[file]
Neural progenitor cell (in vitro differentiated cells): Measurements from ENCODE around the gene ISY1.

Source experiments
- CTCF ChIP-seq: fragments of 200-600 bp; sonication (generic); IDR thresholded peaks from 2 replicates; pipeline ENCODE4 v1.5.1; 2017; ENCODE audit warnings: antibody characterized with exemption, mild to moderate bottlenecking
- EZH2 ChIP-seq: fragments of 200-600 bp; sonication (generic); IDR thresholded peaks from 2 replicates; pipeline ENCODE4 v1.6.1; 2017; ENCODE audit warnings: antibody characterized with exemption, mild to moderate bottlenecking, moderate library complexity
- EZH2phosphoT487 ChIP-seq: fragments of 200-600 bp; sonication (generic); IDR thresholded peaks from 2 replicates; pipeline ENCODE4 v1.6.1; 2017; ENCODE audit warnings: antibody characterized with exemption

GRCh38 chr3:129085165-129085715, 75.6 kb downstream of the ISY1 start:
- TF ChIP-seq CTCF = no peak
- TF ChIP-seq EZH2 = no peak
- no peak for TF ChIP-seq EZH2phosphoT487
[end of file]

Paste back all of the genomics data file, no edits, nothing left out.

Neural progenitor cell (in vitro differentiated cells): Measurements from ENCODE around the gene ISY1.

Source experiments
- CTCF ChIP-seq: fragments of 200-600 bp; sonication (generic); IDR thresholded peaks from 2 replicates; pipeline ENCODE4 v1.5.1; 2017; ENCODE audit warnings: antibody characterized with exemption, mild to moderate bottlenecking
- EZH2 ChIP-seq: fragments of 200-600 bp; sonication (generic); IDR thresholded peaks from 2 replicates; pipeline ENCODE4 v1.6.1; 2017; ENCODE audit warnings: antibody characterized with exemption, mild to moderate bottlenecking, moderate library complexity
- EZH2phosphoT487 ChIP-seq: fragments of 200-600 bp; sonication (generic); IDR thresholded peaks from 2 replicates; pipeline ENCODE4 v1.6.1; 2017; ENCODE audit warnings: antibody characterized with exemption

GRCh38 chr3:129085165-129085715, 75.6 kb downstream of the ISY1 start:
- TF ChIP-seq CTCF = no peak
- TF ChIP-seq EZH2 = no peak
- no peak for TF ChIP-seq EZH2phosphoT487